After clicking OK, a new window will open. In this window you can choose a σ value, which denotes the standard deviation (in pixels) of the Gaussian used to approximate the Point Spread Function (PSF) of the tracked objects. If you select Automatic σ, this value is used only as initialization. In this case Min and Max are used as bounds for the estimation. These values will be the default values for all new traces you make in this session.
You also can set your quality threshold. Smaller numbers are higher quality, while larger numbers are lower quality but faster.
Fixed σ can be more stable and also faster, this is more so for 3D data. All settings can later be altered by clicking on Session Options, under Edit.
Adding objects to track
To add an object in order to track it, make sure the cross hair icon in the Fiji toolbar is selected and then double click roughly on the object you would like to track in the main window. This new object is represented as a circle. An accordant entry will appear in the table in the control panel representing the objects trace. You can select objects by clicking on them in the control panel or directly in the main window. You can then move them around, using drag and drop or edit them. Multiple objects can be selected by holding ⇧ Shift when selecting.
You can change a trace's label by clicking on the text in the label field or change the color by clicking on the colored area.
Edit individual objects
The default settings made in the session options dialog will only effect new traces. If at this point you find that the parameters you picked were less ideal you can change the parameters with the Edit Object selection from the Edit menu.
The settings you make here will effect the selected object in the very frame you are looking at.
Only the highlighted objects will be tracked. So in the example above both are highlighted and will be tracked at the same time. To start tracking select at least one trace and click on the Start tracking button or hit the hot-key G. The software will start at the frame you are currently looking at and continue with the following frames until the end of the movie or until you hit G again or click on Stop tracking
Objects that are very close to each other should generally be tracked jointly by selecting them both before starting to track. Objects which are far away from each other should be tracked in individually one after the other.
Working with tracking results
You can watch the trace fill in the kymograph line as the tracking is in progress. If you see the tracking looks incorrect and lost the object, you can click on Stop Tracking and adjust the object location and the software will resume from the new starting point.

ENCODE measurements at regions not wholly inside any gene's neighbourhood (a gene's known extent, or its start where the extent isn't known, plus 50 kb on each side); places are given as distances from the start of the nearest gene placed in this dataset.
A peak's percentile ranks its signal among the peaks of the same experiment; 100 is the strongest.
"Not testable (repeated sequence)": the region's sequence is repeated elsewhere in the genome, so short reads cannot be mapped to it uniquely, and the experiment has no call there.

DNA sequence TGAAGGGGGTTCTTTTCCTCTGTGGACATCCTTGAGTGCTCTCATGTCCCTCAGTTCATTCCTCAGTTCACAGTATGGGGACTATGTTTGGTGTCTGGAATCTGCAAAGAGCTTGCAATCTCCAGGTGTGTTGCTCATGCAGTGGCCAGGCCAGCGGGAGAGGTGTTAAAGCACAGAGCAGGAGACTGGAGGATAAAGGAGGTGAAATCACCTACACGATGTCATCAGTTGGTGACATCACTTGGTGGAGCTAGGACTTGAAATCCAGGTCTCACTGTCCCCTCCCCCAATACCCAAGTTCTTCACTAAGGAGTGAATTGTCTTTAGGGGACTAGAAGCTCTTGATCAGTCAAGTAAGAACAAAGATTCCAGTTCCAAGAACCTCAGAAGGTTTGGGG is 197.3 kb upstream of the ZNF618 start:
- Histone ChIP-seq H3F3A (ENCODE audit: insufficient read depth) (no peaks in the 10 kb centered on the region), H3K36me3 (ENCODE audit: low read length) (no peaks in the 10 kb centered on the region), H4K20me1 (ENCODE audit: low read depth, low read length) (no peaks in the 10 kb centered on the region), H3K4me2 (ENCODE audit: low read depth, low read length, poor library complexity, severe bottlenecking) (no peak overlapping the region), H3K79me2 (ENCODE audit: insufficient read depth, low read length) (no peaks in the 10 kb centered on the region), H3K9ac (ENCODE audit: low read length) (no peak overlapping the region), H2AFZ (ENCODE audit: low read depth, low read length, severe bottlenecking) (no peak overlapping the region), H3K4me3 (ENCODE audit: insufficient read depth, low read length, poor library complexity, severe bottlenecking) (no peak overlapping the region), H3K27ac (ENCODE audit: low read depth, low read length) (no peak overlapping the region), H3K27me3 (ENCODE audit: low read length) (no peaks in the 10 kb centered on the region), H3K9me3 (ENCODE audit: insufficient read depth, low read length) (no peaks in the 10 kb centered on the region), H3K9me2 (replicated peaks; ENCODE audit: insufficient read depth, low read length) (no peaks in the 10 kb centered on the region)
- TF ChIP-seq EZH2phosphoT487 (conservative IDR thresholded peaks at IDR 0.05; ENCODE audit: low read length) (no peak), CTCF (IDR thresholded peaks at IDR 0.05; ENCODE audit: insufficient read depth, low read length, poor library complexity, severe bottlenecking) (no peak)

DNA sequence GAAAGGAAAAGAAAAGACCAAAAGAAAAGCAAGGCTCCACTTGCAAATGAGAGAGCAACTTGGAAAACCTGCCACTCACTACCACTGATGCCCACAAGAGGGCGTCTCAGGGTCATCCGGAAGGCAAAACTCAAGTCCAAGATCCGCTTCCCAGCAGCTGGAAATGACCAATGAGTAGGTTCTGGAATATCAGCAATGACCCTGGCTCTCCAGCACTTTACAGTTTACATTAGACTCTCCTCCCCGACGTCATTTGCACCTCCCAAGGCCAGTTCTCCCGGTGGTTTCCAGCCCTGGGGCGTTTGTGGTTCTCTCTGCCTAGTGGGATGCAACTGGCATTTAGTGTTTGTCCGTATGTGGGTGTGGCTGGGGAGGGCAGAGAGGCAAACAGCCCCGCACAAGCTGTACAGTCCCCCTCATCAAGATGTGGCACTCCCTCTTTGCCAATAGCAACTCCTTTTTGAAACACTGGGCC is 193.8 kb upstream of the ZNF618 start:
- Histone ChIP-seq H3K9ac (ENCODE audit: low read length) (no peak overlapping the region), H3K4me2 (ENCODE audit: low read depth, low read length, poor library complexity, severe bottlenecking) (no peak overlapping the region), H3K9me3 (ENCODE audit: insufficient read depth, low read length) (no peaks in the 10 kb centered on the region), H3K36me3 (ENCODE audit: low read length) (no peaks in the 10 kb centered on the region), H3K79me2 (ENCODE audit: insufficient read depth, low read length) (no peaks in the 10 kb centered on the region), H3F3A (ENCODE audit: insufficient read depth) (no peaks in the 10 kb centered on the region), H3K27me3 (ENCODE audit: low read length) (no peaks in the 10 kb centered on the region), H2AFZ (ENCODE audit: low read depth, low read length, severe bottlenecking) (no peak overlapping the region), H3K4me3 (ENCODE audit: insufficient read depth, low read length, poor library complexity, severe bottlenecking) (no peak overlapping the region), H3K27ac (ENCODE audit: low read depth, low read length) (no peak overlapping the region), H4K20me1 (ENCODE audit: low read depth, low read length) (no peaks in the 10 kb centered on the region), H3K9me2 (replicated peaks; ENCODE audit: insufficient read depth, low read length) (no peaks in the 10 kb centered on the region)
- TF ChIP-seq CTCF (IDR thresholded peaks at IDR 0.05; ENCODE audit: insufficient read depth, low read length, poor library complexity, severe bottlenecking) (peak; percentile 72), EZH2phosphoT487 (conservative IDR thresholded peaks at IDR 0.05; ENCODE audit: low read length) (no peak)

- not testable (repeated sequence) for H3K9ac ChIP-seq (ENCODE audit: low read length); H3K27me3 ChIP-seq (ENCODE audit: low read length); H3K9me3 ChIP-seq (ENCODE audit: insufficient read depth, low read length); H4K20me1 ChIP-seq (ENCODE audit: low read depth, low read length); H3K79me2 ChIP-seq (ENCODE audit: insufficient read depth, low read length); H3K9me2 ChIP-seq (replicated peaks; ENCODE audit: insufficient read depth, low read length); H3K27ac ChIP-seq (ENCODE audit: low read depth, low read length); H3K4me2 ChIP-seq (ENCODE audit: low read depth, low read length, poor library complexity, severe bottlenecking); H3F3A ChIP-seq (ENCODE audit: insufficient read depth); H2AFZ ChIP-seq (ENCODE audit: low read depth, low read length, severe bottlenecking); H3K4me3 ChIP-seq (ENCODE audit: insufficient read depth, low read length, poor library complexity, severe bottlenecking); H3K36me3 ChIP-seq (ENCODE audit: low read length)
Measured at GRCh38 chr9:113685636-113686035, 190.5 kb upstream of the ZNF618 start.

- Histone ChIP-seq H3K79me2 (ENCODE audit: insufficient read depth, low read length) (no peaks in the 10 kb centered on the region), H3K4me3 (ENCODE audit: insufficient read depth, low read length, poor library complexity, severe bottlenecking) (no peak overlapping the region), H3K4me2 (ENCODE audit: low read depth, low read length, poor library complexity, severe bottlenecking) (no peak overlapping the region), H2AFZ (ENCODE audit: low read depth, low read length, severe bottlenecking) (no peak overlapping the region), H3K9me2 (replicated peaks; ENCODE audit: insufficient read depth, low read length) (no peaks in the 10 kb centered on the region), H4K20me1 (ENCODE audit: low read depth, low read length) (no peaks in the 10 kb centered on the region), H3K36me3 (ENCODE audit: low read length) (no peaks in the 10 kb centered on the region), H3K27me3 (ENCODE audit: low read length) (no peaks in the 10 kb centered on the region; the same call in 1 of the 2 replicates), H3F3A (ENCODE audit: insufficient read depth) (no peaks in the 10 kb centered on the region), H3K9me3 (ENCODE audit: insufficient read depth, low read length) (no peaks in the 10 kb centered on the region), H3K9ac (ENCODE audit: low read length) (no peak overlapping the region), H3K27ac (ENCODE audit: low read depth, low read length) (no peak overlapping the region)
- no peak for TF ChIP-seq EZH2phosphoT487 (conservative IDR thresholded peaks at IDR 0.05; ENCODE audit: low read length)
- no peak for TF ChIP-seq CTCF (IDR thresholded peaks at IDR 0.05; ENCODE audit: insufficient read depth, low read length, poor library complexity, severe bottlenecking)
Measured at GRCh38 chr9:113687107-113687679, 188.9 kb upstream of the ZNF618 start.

The table now contains more information, with the first frame of the trace, and the last frame. Double clicking on the ID# of the object will jump the frame number to the beginning and end of the trace.
Saving and loading
The tracking results are already saved automatically by default. You can turn that off by un-checking the Auto Save box. The results can than be saved using the Save button. They are by default stored in the directory of the image stack you are working on. The file format is described below. When you start the plugin again with the same data file your results will be automatically loaded. You can also reload previously tracked data and undo any unsaved changes by pressing the reload button. If you want to open data which is stored in a different location you can load it by clicking on the address bar and navigating to the data's location. You can then re-track, or examine the data.
Deleting and manipulating traces and sessions
Using the Merge, Split, Trim and Delete buttons allows you to edit your traces by combining or deleting them. Sessions can be deleted using the 'Delete Session' button.
- One useful application for merging of two traces is if your object disappears periodically but you know that it is not a new object, and would like to combine the two separate traces you create. You have to select at least two traces to merge them.
- Splitting will do the opposite of merging and make two traces out of one by cutting it at the current frame.
- Trimming has the same effect as splitting but it keeps only the first part, while discarding the second.
- When you delete a trace or a session you will be asked whether to delete the corresponding files as well. If you delete the files the traces will be permanently (!) removed. If you don't delete them, they can be restored using the reload button.
Changes done by Merge, Split and Trim can also be undone in this way. They are made permanent only when you hit the Save button or start tracking with the Autosave option activated.
The plugin can be used to track objects in 3D volumes as well. When working with 3D data you will be asked upon startup to provide the ΔZ ratio in addition to the Intensity Offset, EMCCD gain and Electrons per A/D count.
The ΔZ ratio is the slice thickness divided by the pixel width. This value is only used for 3D data. Example: My pixel size for my data is 100 nm and my slice thickness is 200 nm. I would then enter a value of 2.
3D data is very similar to 2D data, there are just a few more windows that open when you start. The data window and the kymographs appears, but a second set of windows appear. A max Z projection window and max Y and X projects. The side projections are useful to place your starting tracking in the correct slice. So before clicking on the object in the data window, change the z to the correct plane first.